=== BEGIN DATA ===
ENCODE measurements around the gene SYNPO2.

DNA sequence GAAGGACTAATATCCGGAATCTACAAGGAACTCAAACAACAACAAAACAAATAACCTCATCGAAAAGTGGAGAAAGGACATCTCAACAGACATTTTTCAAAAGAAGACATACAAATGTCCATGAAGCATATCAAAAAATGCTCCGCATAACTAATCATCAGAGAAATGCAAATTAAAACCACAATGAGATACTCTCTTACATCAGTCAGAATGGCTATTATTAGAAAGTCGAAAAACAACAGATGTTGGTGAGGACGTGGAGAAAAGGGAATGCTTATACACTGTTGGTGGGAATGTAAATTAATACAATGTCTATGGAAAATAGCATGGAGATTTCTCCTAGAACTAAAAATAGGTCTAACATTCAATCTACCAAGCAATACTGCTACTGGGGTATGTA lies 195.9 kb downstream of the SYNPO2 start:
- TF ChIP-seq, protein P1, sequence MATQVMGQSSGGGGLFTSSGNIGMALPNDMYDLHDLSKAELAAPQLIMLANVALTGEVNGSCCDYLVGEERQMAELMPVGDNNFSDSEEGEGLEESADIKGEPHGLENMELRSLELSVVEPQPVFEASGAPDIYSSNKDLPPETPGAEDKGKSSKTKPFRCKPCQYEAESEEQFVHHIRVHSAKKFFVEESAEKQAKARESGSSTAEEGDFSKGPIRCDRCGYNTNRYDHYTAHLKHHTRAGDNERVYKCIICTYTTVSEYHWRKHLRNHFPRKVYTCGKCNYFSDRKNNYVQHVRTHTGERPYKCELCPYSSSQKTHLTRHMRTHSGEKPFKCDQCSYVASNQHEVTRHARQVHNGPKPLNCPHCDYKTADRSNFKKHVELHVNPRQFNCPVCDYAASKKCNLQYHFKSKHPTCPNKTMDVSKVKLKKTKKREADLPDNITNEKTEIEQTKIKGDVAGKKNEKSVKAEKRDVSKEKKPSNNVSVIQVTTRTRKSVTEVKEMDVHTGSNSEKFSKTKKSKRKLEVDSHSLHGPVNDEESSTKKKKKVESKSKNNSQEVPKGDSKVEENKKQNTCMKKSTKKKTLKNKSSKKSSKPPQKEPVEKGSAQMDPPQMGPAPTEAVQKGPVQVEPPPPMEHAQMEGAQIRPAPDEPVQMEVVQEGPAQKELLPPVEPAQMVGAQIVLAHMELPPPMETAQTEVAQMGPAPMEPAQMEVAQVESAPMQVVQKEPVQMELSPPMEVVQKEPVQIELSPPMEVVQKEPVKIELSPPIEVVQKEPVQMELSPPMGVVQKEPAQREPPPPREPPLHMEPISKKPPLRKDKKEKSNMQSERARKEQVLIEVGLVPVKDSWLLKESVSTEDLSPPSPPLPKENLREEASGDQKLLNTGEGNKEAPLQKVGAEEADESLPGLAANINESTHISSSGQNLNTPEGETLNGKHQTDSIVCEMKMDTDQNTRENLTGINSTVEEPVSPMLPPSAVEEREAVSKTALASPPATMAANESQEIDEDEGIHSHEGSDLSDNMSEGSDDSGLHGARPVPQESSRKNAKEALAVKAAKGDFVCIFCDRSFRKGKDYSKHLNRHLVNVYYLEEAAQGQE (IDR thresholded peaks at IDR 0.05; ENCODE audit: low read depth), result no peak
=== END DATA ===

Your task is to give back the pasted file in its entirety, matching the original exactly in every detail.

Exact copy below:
ENCODE measurements around the gene SYNPO2.

DNA sequence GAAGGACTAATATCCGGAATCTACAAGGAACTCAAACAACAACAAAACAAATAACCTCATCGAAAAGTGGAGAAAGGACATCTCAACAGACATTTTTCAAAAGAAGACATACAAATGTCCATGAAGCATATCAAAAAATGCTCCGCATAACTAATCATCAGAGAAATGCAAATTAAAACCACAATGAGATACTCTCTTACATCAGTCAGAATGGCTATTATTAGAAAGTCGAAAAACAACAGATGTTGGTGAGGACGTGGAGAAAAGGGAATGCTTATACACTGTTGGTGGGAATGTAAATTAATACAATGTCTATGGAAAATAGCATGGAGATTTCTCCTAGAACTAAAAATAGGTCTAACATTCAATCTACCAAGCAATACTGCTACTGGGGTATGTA lies 195.9 kb downstream of the SYNPO2 start:
- TF ChIP-seq, protein P1, sequence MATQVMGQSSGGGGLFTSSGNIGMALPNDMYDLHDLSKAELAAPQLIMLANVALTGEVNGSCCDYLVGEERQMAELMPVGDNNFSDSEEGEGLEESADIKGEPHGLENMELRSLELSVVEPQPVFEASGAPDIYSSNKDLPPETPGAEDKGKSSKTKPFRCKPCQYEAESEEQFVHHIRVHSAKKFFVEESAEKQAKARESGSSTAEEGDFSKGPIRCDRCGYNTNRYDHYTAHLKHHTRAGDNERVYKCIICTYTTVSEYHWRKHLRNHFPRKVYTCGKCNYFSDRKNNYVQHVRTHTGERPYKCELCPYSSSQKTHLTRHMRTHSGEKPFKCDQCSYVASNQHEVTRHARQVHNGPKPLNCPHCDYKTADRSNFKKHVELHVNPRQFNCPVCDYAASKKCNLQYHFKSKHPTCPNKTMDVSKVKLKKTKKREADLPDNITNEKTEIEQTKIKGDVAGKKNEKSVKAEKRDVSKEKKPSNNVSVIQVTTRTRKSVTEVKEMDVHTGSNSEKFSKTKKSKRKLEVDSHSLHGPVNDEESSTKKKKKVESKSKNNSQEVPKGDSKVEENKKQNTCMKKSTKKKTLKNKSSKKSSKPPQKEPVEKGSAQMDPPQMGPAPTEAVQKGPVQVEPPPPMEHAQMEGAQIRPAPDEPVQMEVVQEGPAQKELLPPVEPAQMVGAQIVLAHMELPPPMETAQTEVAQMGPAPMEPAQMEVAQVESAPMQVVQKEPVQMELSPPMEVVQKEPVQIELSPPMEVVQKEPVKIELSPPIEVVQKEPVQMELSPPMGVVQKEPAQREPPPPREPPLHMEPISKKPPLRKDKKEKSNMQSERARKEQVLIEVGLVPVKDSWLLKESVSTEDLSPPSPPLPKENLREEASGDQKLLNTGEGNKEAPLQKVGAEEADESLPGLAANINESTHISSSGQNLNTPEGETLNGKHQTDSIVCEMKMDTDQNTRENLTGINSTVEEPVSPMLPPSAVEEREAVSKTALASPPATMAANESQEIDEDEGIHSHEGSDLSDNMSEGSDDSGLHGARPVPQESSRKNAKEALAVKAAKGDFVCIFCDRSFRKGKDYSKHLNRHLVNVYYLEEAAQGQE (IDR thresholded peaks at IDR 0.05; ENCODE audit: low read depth), result no peak